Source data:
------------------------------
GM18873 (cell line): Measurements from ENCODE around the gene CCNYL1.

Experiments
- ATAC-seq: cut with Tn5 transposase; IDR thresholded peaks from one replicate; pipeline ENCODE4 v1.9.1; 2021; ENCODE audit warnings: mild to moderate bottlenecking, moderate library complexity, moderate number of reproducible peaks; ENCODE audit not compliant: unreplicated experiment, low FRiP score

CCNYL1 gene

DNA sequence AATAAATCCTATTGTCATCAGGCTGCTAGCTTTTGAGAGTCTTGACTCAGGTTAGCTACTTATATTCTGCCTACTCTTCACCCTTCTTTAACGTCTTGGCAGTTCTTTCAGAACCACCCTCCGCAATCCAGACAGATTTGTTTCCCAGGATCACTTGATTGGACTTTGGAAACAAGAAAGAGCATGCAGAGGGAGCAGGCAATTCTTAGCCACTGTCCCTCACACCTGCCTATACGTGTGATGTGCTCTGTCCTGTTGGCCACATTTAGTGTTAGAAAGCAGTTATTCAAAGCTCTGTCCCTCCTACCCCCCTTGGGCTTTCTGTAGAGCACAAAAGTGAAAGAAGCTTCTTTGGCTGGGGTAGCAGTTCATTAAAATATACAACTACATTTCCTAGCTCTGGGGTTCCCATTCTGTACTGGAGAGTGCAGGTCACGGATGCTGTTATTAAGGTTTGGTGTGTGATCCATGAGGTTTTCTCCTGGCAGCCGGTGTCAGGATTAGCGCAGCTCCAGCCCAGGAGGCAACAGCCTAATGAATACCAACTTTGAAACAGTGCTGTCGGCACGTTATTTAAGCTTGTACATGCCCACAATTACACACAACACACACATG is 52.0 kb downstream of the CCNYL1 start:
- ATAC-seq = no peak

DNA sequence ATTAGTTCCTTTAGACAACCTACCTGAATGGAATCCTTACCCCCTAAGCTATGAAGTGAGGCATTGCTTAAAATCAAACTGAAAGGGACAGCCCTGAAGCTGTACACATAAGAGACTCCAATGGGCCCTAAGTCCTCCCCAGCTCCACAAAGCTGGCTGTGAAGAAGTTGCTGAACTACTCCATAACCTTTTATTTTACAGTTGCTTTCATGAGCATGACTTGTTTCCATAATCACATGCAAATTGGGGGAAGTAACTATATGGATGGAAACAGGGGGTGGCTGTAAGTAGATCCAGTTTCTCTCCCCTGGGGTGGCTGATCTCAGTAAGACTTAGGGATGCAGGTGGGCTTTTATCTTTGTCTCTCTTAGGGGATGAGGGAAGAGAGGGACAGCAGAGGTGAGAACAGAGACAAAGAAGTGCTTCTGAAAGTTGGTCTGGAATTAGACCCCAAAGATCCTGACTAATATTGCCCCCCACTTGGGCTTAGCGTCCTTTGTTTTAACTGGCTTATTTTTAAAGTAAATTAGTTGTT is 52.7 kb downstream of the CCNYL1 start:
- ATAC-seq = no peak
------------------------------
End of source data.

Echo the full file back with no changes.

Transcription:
GM18873 (cell line): Measurements from ENCODE around the gene CCNYL1.

Experiments
- ATAC-seq: cut with Tn5 transposase; IDR thresholded peaks from one replicate; pipeline ENCODE4 v1.9.1; 2021; ENCODE audit warnings: mild to moderate bottlenecking, moderate library complexity, moderate number of reproducible peaks; ENCODE audit not compliant: unreplicated experiment, low FRiP score

CCNYL1 gene

DNA sequence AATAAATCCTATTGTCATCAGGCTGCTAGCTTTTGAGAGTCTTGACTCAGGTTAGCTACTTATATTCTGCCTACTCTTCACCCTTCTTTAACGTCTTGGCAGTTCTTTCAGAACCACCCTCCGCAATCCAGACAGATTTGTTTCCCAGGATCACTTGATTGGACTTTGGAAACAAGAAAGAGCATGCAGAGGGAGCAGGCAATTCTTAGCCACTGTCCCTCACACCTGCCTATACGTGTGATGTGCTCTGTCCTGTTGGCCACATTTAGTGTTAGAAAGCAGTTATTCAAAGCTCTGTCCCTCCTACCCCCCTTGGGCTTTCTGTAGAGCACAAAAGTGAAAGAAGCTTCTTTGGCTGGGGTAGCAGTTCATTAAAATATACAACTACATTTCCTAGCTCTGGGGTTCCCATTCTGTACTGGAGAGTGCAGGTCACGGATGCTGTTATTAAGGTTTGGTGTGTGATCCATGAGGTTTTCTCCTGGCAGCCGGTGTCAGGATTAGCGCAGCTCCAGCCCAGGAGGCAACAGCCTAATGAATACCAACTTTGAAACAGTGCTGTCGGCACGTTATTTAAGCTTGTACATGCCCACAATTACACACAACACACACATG is 52.0 kb downstream of the CCNYL1 start:
- ATAC-seq = no peak

DNA sequence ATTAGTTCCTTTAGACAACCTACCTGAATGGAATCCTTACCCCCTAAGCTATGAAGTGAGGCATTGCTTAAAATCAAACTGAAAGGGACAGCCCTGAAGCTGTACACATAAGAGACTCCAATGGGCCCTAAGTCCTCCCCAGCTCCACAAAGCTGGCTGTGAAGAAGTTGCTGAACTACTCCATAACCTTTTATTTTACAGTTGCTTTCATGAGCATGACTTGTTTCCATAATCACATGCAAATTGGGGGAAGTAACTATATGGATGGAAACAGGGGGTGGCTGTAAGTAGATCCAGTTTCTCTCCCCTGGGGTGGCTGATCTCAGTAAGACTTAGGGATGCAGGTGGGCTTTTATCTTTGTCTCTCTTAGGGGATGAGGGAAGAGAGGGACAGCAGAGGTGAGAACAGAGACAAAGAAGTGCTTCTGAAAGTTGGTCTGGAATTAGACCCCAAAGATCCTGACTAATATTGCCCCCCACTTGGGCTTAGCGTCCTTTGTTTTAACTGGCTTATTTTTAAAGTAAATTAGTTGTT is 52.7 kb downstream of the CCNYL1 start:
- ATAC-seq = no peak